Being part of a LGBTQ+ couple, you’ll understand what difficulties come with being queer.
Whether it may be coming out, starting a family or finding acceptance in different parts of life – you’ll know what other women of the community go through because you might have experienced it yourself.
However, the good thing is, you stick together when one of you hits rock bottom and celebrate the uplifting moments with each other.
There’s probably nothing that causes more trust and empathy than sharing experiences, a similar background and sometimes even trauma.
Need more proof that lesbian relationships are better? These famous couples will show you!
Common Issues in Lesbian Dating
As great as relationships are, there will be some points of conflict here and there. Here are a couple of difficult things women often face in lesbian dating. However, if you’ve found the right one for you, there will be no problem in solving them.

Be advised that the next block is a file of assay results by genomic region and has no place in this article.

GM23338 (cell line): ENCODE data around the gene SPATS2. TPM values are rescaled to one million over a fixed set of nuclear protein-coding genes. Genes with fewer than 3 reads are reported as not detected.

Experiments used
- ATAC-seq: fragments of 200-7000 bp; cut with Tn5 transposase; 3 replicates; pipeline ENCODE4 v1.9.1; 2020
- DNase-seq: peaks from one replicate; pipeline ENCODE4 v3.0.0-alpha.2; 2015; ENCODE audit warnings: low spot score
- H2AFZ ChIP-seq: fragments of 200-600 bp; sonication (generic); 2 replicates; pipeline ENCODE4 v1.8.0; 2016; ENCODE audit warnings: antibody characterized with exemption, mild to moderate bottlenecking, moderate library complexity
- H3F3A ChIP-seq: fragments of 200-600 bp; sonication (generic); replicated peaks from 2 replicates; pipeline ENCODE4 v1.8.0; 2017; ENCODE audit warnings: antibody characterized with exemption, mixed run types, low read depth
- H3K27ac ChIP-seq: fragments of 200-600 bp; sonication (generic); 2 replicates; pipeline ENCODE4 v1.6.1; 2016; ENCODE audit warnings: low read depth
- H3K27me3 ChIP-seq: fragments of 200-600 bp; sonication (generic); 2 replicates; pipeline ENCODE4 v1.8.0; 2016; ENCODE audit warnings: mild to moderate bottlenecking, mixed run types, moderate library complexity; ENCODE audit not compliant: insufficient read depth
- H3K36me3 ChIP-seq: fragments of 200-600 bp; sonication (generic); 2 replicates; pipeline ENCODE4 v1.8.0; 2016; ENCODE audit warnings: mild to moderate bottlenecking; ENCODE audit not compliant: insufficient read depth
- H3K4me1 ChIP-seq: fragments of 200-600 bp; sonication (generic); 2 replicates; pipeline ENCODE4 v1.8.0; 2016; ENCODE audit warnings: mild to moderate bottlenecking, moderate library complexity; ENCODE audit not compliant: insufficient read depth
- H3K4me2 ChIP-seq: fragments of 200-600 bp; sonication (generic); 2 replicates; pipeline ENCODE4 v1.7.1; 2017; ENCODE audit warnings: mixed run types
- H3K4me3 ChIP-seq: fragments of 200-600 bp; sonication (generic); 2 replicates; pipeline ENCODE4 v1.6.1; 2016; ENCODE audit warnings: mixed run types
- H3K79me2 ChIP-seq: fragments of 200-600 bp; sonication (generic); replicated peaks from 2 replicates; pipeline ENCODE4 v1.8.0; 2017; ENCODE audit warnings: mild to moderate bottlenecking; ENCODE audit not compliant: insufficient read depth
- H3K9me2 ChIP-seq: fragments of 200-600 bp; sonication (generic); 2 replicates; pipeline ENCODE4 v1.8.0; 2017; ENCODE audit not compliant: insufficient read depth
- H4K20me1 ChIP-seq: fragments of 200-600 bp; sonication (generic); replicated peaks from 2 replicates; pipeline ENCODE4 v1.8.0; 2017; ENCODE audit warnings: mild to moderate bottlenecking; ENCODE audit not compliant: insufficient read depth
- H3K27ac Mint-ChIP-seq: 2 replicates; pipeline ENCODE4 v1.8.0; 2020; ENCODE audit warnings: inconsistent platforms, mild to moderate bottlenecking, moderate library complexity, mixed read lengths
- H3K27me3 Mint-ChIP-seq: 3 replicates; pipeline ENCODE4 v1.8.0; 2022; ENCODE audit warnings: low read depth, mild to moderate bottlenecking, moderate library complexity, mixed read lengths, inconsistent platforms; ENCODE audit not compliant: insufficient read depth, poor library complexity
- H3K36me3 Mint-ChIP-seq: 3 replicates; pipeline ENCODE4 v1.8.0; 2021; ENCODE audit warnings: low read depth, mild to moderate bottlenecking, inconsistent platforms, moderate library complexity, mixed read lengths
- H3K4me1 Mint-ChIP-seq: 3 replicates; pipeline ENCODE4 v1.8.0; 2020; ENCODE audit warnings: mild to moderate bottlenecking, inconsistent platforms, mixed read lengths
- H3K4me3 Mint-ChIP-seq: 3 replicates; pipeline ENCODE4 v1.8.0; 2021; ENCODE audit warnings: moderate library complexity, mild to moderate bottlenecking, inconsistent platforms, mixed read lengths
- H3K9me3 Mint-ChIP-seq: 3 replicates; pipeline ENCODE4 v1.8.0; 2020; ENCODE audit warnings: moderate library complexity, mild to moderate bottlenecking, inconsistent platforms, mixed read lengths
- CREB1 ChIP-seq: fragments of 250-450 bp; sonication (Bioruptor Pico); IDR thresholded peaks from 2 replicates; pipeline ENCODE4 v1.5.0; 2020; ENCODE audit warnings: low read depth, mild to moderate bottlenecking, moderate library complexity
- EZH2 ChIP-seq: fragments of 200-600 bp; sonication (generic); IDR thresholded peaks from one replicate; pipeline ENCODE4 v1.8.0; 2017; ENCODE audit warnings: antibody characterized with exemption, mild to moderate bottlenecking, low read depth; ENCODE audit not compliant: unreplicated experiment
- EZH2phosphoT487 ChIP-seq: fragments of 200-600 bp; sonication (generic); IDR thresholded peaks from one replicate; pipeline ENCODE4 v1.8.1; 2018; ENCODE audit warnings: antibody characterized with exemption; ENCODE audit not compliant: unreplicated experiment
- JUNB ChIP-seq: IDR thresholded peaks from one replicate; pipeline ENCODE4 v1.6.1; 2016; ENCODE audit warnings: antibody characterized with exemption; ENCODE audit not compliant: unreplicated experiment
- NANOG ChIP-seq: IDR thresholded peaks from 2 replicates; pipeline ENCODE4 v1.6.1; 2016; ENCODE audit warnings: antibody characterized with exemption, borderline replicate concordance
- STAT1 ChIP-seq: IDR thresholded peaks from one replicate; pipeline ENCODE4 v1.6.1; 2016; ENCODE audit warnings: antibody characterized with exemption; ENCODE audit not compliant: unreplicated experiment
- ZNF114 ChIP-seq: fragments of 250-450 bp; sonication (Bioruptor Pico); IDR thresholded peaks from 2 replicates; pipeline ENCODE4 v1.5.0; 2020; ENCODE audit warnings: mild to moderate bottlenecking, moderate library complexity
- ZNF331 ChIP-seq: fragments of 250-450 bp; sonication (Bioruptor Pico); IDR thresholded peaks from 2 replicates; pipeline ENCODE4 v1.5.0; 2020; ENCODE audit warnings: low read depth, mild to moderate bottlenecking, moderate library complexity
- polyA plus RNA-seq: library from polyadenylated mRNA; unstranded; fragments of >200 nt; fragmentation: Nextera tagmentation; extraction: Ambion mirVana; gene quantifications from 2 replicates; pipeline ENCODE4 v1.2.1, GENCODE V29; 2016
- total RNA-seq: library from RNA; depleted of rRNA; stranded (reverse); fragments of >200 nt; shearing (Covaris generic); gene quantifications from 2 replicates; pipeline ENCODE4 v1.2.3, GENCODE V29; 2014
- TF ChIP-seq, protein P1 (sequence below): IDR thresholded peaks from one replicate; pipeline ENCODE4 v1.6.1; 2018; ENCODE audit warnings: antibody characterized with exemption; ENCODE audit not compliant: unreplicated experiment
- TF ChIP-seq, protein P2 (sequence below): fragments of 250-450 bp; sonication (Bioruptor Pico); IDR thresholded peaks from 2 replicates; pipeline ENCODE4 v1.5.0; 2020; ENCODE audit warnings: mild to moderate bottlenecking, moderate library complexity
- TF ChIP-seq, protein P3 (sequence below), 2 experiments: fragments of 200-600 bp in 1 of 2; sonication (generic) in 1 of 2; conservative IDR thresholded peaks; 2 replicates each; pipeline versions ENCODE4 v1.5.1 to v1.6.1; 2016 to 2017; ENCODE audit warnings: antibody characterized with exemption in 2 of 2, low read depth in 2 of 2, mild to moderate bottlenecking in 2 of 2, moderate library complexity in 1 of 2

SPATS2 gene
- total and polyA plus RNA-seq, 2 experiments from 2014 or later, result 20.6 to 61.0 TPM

The fine lines between friends and lovers
It can be hard to tell if she’s into you or if she’s just being friendly. Especially when you get to know her in an environment of friends, it’s tricky to tell if she’s just being nice or flirting with you.
You’ve got to trust your intention in finding out whether there’s more between you, but here are some signals that might imply she finds you a little more interesting than the other women around her:
- finding a way to talk to you at every occasions possible
- miming your gestures and actions
- she tries to find an excuse to be alone with you